More Or Less is in someways the continuation of a classic path for a songwriter, from the youthful man putting the world to rights, to his current incarnation as a father, “raising kids in a turbulent world. It’s about unanswerable questions and kindness and friendship and fear”. Peaks And Valleys, is not just one of the finest tracks on the album, it’s one of the finest Dan has ever written, a tribute to another couple, who like Dan and his wife battle to make a living as artists, raise kids and remain credible and interesting people. It’s a track about riding the waves, keeping everything afloat in the crushing lows and the rare moments of calm serenity; “keep it even, keep her happy, don’t be afraid to love her madly, ‘cause she will steer you and keep you afloat, as you row that boat until you both let go some day.” Beautiful sentiments in a stunning and creative musical package, is there anything not to like about Dan Mangan?
More Or Less is out now via City Slang. Click HERE for more information on Dan Mangan.
2. Don’t Be A Stranger To Fanclub
They might describe themselves as, “just another dream pop band”, yet Fanclub, might just be one of our favourite discoveries of the year. The Austin-based trio wooed many earlier this year with their excellent debut single, Reflection, and have returned this week with a brand new track, Stranger.
Stranger is a perfect collision of synth-wave and classic indie-pop; there’s a touch of New Order in the beats, overlain with fuzzy electronics while the jangling guitar-lines could be lifted from the best Real Estate track. At the forefront throughout is the stunning vocal of Leslie Crunkilton; there’s an ease to her delivery, her words awash with a quiet sense of contemplation and wistful questioning. From the cold backing Leslie’s vocals seem to melt through, like bursts of green-life emerging from the frozen winter ground, ultimately concluding, “we’re all, we’re all, we’re all the same”, a reflection of our shared experience of love and loss. Fanclub might think they are, “just another dream pop band”, although on this evidence they’re breathing new life into what the genre even means.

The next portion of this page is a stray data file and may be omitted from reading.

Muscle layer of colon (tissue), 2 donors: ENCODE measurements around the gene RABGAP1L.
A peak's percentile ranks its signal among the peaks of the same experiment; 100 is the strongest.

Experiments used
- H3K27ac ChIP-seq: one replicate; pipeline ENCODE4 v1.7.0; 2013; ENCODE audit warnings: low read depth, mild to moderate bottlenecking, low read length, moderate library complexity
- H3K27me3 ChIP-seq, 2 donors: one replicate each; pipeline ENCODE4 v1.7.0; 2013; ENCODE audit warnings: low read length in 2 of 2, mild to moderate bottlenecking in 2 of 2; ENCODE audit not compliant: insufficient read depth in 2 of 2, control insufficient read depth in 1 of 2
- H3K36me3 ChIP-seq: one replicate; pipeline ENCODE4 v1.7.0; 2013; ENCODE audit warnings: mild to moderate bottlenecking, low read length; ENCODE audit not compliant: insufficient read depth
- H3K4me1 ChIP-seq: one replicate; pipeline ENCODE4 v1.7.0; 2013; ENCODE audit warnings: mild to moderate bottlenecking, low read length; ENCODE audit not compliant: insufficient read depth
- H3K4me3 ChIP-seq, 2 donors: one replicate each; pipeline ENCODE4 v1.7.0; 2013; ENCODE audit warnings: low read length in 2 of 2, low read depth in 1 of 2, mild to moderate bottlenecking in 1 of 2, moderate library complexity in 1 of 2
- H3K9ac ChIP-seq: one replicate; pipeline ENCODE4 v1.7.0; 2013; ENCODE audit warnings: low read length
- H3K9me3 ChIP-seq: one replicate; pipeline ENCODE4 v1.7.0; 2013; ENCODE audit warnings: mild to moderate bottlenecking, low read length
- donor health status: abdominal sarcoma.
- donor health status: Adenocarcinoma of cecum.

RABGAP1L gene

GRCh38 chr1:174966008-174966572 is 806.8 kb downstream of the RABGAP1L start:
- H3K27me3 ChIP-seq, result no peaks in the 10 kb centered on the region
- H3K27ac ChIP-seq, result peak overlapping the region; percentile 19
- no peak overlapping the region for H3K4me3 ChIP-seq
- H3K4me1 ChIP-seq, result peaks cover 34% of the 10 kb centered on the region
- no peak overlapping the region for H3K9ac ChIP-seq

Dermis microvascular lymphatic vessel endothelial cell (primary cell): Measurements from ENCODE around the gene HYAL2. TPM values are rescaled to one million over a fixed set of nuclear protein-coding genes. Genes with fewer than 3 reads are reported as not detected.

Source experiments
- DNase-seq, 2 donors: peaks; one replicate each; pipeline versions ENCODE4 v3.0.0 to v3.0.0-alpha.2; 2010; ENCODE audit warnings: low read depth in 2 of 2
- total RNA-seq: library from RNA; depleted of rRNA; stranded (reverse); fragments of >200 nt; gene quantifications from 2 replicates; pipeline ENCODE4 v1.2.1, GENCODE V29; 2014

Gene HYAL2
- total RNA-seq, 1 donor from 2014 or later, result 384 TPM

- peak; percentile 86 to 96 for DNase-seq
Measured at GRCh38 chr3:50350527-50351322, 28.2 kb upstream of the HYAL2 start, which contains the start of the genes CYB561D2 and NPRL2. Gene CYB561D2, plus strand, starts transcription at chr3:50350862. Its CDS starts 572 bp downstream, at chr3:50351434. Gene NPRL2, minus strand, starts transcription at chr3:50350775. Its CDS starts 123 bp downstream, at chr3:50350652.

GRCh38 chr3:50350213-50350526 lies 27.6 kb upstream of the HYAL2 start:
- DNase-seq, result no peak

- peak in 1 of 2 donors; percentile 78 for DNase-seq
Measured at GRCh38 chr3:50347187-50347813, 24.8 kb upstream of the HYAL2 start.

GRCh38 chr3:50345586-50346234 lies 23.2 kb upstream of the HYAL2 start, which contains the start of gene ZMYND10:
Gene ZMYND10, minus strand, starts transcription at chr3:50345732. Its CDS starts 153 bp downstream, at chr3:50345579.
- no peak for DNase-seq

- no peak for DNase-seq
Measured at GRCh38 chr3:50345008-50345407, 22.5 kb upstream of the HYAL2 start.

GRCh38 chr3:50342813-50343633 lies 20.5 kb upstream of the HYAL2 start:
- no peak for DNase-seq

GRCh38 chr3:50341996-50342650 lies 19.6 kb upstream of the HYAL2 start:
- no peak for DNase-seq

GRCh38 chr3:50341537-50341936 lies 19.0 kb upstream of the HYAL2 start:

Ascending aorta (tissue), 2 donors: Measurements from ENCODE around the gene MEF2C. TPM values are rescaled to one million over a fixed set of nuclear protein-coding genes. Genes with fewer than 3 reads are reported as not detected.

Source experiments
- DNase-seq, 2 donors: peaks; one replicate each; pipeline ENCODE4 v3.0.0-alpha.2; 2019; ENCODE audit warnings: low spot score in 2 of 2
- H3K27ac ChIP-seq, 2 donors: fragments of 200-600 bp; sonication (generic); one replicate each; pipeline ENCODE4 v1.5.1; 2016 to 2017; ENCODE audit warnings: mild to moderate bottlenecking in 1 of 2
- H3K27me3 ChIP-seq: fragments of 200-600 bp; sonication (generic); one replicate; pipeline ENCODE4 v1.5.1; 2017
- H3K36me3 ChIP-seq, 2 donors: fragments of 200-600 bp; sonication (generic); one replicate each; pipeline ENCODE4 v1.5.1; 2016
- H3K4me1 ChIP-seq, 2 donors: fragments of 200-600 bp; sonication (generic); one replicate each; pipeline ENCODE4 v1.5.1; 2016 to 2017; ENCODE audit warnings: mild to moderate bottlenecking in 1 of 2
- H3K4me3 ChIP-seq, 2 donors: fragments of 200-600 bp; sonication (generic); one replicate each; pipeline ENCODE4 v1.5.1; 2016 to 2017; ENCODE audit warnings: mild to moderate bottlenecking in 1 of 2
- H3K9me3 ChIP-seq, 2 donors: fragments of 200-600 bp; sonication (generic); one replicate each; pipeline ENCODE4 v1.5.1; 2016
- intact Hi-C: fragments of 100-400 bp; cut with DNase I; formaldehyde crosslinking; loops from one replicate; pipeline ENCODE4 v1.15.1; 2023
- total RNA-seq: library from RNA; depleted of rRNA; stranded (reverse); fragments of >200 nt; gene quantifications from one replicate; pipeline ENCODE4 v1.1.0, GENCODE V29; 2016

Stranger is out now via Friendly Reminder. Click HERE for more information on Fanclub.
1. Panic Pocket’s Big New Single
Panic Pocket, the London-based duo of Natalie Healey and Sophie Peacock, have quickly become something of a fixture on the DIY-Scene, wowing crowds at Indietracks, and playing with the likes of Tigercats, Sweet Baboo and Fightmilk. What we haven’t seen a great deal of so far is recorded music, a fact they’re putting right this week with the release of their new single, Mr Big, and B-side, the future-feminist-Christmas classic, Mrs Santa, sample lyric: “wouldn’t it be done on time if a woman did the job? I guess we’ll never know”.
As we’re in danger of going too festive too early, we’ll concentrate largely on the brilliant A-side, Mr Big. Something of a live favourite, the track is, “a result of too many formative Sex In The City marathons”, and finds Panic Pocket wanting to persuade their friends to stop defining themselves by their relationship status. The resulting track is a passionate plea to focus on the power of friendship, “don’t laugh at me, but maybe we could be each other’s soul mates, we can dress up nice and take each other out on lots of hot dates?” Musically, the track marks something of a departure from the band, the presence of Healey and Christabel from Wolf Girl, rounding out Panic Pocket’s lo-fi sound, adding a drive to their natural flare with harmonies and wry-lyricism. A seasonal message from the band that tells us, in Sophie’s own words, to, “take your best friends on dates and treat them like your soulmate because chances are, they’ll love you better than any Manhattan investment banker ever could.”
Mr Big is out today. Click HERE for more information on Panic Pocket.
Header photo is Panic Pocket by Carl Farrugia – http://www.carlfarrugia.co.uk